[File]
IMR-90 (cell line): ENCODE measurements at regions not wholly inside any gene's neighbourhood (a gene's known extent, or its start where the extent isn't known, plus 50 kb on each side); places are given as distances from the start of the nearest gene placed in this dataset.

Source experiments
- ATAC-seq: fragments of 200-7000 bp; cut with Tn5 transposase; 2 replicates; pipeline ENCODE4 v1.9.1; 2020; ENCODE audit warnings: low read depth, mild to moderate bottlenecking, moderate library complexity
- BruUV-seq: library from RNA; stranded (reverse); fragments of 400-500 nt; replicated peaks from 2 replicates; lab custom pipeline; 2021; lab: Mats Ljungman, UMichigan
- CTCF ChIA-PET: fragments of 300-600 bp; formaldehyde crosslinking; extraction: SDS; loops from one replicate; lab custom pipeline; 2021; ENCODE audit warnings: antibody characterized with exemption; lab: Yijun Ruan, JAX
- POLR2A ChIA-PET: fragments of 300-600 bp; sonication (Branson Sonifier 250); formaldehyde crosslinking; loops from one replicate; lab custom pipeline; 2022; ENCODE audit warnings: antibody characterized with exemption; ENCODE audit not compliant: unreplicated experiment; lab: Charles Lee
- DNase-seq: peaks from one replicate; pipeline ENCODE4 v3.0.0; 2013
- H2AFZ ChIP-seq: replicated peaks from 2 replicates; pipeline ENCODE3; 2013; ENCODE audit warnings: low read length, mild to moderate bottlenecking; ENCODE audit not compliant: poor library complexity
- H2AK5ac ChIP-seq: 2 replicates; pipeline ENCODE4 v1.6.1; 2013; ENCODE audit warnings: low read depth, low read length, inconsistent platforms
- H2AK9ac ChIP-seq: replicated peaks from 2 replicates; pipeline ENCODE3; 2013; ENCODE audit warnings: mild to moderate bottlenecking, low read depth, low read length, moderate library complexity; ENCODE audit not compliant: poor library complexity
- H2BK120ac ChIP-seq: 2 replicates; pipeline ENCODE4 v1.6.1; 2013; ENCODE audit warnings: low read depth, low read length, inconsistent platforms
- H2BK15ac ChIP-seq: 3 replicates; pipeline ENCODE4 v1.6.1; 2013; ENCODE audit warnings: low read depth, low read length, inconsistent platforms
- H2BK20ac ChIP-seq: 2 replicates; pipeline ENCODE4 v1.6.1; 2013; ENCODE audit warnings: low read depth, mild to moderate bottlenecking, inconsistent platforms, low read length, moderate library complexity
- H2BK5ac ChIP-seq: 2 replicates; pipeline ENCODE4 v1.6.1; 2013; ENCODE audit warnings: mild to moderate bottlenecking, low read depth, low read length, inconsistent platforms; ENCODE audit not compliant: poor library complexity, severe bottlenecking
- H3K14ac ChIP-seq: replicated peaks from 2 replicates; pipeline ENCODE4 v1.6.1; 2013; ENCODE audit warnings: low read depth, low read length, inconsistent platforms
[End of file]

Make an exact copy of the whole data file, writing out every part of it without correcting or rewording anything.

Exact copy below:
IMR-90 (cell line): ENCODE measurements at regions not wholly inside any gene's neighbourhood (a gene's known extent, or its start where the extent isn't known, plus 50 kb on each side); places are given as distances from the start of the nearest gene placed in this dataset.

Source experiments
- ATAC-seq: fragments of 200-7000 bp; cut with Tn5 transposase; 2 replicates; pipeline ENCODE4 v1.9.1; 2020; ENCODE audit warnings: low read depth, mild to moderate bottlenecking, moderate library complexity
- BruUV-seq: library from RNA; stranded (reverse); fragments of 400-500 nt; replicated peaks from 2 replicates; lab custom pipeline; 2021; lab: Mats Ljungman, UMichigan
- CTCF ChIA-PET: fragments of 300-600 bp; formaldehyde crosslinking; extraction: SDS; loops from one replicate; lab custom pipeline; 2021; ENCODE audit warnings: antibody characterized with exemption; lab: Yijun Ruan, JAX
- POLR2A ChIA-PET: fragments of 300-600 bp; sonication (Branson Sonifier 250); formaldehyde crosslinking; loops from one replicate; lab custom pipeline; 2022; ENCODE audit warnings: antibody characterized with exemption; ENCODE audit not compliant: unreplicated experiment; lab: Charles Lee
- DNase-seq: peaks from one replicate; pipeline ENCODE4 v3.0.0; 2013
- H2AFZ ChIP-seq: replicated peaks from 2 replicates; pipeline ENCODE3; 2013; ENCODE audit warnings: low read length, mild to moderate bottlenecking; ENCODE audit not compliant: poor library complexity
- H2AK5ac ChIP-seq: 2 replicates; pipeline ENCODE4 v1.6.1; 2013; ENCODE audit warnings: low read depth, low read length, inconsistent platforms
- H2AK9ac ChIP-seq: replicated peaks from 2 replicates; pipeline ENCODE3; 2013; ENCODE audit warnings: mild to moderate bottlenecking, low read depth, low read length, moderate library complexity; ENCODE audit not compliant: poor library complexity
- H2BK120ac ChIP-seq: 2 replicates; pipeline ENCODE4 v1.6.1; 2013; ENCODE audit warnings: low read depth, low read length, inconsistent platforms
- H2BK15ac ChIP-seq: 3 replicates; pipeline ENCODE4 v1.6.1; 2013; ENCODE audit warnings: low read depth, low read length, inconsistent platforms
- H2BK20ac ChIP-seq: 2 replicates; pipeline ENCODE4 v1.6.1; 2013; ENCODE audit warnings: low read depth, mild to moderate bottlenecking, inconsistent platforms, low read length, moderate library complexity
- H2BK5ac ChIP-seq: 2 replicates; pipeline ENCODE4 v1.6.1; 2013; ENCODE audit warnings: mild to moderate bottlenecking, low read depth, low read length, inconsistent platforms; ENCODE audit not compliant: poor library complexity, severe bottlenecking
- H3K14ac ChIP-seq: replicated peaks from 2 replicates; pipeline ENCODE4 v1.6.1; 2013; ENCODE audit warnings: low read depth, low read length, inconsistent platforms